Aviation and aerospace attorney Paul Fraidenburgh was quoted in “Pirker v. Huerta Ruling Clears the Way to UAS Integration” published in Avionics Magazine on November 25, 2014.  The full article is available here: http://www.aviationtoday.com/av/commercial/Pirker-v-Huerta-Ruling-Clears-the-Way-to-UAS-Integration_83611.html#.VHUKG53Tncv

Pirker Reversed: NTSB Confirms FAA Has Jurisdiction Over Drones

Earlier today, in a landmark decision for the unmanned aircraft systems industry, the National Transportation Safety Board reversed the Administrative Law Judge Patrick Geraghty’s order in the Pirker case and held that unmanned aircraft systems fall squarely within the definition of “aircraft” under the Federal Aviation Regulations.  This is the most significant legal opinion issued to date on the issue of drones in the United States. 

In a twelve page opinion reversing the ALJ’s March 7, 2014 decisional order, the NTSB stated:
“This case calls upon us to ascertain a clear, reasonable definition of ‘aircraft’ for purposes of the prohibition on careless and reckless operation in 14 C.F.R. § 91.13(a). We must look no further than the clear, unambiguous plain language of 49 U.S.C. § 40102(a)(6) and 14 C.F.R. § 1.1: an ‘aircraft’ is any ‘device’ ‘used for flight in the air.’ This definition includes any aircraft, manned or unmanned, large or small. The prohibition on careless and reckless operation in § 91.13(a) applies with respect to the operation of any ‘aircraft’ other than those subject to parts 101 and 103. We therefore remand to the law judge for a full factual hearing to determine whether respondent operated the aircraft ‘in a careless or reckless manner so as to endanger the life or property of another,’ contrary to § 91.13(a).”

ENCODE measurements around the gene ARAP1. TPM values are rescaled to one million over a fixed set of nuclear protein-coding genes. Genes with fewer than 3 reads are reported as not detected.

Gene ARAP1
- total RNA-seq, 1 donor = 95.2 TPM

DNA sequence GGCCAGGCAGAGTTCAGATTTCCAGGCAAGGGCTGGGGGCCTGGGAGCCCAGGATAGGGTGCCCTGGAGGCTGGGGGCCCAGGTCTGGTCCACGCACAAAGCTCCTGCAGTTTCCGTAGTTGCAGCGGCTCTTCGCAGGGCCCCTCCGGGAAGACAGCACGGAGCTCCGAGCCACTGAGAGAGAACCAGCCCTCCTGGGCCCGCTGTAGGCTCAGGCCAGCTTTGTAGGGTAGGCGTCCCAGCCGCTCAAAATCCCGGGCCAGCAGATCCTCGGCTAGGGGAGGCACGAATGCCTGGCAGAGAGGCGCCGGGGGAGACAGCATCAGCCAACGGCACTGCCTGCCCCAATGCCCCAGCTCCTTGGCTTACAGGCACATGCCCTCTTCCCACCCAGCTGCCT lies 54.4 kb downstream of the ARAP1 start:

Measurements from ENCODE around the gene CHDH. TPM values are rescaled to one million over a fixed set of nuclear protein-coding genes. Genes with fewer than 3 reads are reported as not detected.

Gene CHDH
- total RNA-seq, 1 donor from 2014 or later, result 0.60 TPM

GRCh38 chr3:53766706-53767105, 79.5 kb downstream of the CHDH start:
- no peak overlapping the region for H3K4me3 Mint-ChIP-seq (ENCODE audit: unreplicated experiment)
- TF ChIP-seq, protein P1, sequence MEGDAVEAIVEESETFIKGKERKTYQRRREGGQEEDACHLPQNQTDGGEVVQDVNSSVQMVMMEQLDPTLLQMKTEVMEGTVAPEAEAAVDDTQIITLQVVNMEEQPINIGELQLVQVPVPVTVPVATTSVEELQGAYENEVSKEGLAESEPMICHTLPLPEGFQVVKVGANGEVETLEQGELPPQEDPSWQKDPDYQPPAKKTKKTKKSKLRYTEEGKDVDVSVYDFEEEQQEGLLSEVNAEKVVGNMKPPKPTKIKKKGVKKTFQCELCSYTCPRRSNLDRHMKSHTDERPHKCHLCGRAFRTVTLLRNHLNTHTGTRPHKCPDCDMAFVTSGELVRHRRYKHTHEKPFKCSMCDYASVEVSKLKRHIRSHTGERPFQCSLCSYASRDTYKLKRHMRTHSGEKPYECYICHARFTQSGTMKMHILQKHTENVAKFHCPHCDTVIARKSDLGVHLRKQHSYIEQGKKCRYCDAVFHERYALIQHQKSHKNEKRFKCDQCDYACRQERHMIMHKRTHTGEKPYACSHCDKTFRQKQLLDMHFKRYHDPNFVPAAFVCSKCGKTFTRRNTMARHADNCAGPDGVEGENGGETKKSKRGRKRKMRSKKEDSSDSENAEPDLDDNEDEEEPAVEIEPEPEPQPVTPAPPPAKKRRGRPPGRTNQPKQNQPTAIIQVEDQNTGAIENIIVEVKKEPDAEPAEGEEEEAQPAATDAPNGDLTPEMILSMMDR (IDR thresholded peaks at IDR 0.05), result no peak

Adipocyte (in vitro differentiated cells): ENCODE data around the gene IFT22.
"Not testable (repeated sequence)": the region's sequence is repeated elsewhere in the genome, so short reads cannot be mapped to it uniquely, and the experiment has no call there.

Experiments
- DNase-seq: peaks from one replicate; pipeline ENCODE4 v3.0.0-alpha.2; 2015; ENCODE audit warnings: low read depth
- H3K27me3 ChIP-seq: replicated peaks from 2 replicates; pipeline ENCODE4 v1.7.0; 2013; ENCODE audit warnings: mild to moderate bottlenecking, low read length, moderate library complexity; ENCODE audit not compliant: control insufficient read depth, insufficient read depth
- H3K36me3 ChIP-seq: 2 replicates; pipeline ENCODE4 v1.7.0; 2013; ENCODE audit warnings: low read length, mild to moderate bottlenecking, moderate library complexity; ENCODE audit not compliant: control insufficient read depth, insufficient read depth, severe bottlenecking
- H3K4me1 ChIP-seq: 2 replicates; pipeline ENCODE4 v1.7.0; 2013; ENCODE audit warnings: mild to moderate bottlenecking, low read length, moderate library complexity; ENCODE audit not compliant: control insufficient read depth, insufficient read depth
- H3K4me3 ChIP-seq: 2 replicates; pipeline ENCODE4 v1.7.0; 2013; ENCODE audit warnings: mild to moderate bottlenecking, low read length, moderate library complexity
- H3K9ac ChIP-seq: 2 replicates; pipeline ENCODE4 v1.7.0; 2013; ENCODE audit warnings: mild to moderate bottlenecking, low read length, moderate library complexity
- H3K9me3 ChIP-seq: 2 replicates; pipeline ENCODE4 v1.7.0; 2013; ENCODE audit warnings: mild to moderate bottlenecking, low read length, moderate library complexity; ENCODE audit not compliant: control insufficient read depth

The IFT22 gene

The Federal Aviation Administration’s success on appeal comes as no surprise to most members of the UAS industry, many of whom have already tacitly recognized the FAA’s jurisdiction over unmanned aircraft by specifically requesting regulatory exemptions to conduct commercial UAS operations under Section 333 of the FAA Modernization and Reform Act of 2012.
 

The overturned decision, which had held that Respondent Raphael Pirker was entitled to dismissal of a $10,000 FAA enforcement action arising out of Mr. Pirker’s UAS operations in the vicinity of the University of Virginia’s campus, condemned the FAA for adopting an “overreaching interpretation” of the definition of “aircraft” under the Federal Aviation Regulations.  The order even went so far as to state that adopting the FAA’s interpretation “would result in reductio ad obsurdum in assertion of FAR regulatory authority over any device/object used or capable of flight in the air, regardless of method of propulsion or duration of flight.”  The NTSB’s appellate panel unanimously disagreed.

Today’s decision will maintain lasting significance as the FAA moves forward with developing comprehensive UAS regulations and exercising its jurisdiction over this bourgeoning technology – jurisdiction which the FAA impliedly promised in its appellate brief that it would not abuse.
 

UAS Update Interview with LXBN TV

2014 has been the year of the unmanned aircraft systems (also known as drones).  Recently, we had the opportunity to sit down with LXBN TV to discuss the state of the UAS industry and what to expect in the coming months.  The interview is available here: LXBN 

FAA Weighs in on the Regulation of "Model Aircraft"